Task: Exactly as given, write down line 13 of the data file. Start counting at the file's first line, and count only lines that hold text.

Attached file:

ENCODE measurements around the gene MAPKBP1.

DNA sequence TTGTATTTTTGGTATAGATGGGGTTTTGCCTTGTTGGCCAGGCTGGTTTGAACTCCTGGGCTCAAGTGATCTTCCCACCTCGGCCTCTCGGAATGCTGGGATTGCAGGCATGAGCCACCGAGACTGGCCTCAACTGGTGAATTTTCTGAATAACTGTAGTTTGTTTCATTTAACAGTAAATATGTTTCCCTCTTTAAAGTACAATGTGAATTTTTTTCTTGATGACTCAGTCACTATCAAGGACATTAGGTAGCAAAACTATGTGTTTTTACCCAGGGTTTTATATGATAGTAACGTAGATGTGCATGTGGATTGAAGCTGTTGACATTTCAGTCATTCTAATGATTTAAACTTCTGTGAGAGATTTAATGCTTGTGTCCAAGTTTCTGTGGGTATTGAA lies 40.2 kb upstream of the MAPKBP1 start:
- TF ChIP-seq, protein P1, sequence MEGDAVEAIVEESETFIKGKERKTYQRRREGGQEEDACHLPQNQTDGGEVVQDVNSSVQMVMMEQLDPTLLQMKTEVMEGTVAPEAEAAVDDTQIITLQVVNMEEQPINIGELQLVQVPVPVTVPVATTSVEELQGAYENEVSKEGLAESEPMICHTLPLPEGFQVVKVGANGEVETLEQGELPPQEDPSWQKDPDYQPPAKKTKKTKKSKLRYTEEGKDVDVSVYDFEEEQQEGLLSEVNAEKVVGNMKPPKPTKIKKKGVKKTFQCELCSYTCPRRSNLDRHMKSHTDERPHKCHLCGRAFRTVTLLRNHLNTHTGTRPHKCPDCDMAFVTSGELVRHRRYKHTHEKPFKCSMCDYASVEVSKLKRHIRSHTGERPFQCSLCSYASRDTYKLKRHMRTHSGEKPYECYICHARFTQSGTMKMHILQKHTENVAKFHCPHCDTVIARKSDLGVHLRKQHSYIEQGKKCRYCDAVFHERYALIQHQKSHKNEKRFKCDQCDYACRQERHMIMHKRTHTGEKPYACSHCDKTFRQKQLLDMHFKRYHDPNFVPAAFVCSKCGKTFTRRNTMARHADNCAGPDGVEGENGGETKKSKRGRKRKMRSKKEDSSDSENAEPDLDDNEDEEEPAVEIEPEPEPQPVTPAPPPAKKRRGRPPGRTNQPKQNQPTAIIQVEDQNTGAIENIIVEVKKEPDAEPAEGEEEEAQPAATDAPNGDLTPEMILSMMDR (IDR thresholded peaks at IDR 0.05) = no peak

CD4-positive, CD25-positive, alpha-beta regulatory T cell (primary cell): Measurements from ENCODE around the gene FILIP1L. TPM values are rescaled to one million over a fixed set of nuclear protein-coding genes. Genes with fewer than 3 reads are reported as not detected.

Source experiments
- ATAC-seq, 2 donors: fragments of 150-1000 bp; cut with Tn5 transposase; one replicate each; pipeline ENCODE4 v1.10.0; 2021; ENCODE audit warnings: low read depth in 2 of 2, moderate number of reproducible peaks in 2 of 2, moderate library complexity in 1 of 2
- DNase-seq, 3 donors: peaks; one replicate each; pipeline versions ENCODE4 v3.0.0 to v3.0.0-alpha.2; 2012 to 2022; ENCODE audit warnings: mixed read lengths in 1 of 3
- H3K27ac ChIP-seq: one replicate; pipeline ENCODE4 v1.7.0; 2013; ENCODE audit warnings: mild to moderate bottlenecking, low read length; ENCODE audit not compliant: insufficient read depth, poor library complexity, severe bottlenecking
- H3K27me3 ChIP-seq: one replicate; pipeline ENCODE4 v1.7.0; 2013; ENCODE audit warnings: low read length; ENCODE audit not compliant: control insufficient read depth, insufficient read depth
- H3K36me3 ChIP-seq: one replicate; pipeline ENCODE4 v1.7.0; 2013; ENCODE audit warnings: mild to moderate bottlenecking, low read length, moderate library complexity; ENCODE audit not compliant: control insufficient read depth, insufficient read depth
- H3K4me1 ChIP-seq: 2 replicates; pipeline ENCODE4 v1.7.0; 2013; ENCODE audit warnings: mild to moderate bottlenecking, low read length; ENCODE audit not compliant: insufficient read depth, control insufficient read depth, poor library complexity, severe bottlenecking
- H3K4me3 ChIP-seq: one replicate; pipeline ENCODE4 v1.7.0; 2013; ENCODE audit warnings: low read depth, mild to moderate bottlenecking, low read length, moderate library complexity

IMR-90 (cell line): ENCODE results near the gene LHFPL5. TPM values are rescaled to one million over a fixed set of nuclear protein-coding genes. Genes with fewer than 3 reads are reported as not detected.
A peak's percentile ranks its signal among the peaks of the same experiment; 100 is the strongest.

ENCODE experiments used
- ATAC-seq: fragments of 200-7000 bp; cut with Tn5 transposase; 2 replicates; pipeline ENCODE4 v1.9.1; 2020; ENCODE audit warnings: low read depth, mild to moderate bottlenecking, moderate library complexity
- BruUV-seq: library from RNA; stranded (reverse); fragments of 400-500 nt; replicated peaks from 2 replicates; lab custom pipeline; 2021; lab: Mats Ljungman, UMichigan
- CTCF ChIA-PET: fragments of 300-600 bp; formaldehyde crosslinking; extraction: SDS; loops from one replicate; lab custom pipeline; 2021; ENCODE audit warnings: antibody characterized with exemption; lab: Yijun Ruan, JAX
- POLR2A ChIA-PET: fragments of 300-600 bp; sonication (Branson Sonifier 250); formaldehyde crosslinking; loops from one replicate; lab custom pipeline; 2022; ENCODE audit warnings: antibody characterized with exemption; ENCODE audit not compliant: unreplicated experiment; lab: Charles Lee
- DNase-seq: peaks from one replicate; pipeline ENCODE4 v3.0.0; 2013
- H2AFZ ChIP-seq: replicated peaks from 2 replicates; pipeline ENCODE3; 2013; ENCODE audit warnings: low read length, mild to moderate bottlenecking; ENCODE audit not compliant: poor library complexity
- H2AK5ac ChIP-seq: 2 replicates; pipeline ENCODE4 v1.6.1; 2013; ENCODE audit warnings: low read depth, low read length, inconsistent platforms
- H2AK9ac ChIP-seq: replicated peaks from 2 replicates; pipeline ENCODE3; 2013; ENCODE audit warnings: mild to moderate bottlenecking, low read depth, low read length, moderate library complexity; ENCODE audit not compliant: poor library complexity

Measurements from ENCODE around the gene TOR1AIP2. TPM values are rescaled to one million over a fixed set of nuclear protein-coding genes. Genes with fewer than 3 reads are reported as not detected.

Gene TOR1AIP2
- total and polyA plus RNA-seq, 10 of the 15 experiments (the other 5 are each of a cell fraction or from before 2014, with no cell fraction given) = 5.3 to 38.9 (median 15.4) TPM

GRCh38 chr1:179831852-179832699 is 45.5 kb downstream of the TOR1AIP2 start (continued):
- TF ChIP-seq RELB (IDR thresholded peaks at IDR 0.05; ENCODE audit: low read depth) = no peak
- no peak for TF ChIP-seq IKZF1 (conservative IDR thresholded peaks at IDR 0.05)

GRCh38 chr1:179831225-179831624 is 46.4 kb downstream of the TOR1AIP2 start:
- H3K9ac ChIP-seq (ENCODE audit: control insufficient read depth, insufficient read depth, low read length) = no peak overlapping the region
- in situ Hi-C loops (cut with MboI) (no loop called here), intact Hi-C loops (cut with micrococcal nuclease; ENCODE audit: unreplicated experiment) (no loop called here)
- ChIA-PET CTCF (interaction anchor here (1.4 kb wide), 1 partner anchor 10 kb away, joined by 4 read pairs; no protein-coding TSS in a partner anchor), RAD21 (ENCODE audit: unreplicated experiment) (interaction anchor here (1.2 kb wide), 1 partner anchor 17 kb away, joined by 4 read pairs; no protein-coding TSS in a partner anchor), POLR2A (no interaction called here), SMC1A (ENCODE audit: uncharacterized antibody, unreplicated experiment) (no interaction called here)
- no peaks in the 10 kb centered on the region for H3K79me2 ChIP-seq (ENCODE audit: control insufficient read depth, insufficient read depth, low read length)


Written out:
IMR-90 (cell line): ENCODE results near the gene LHFPL5. TPM values are rescaled to one million over a fixed set of nuclear protein-coding genes. Genes with fewer than 3 reads are reported as not detected.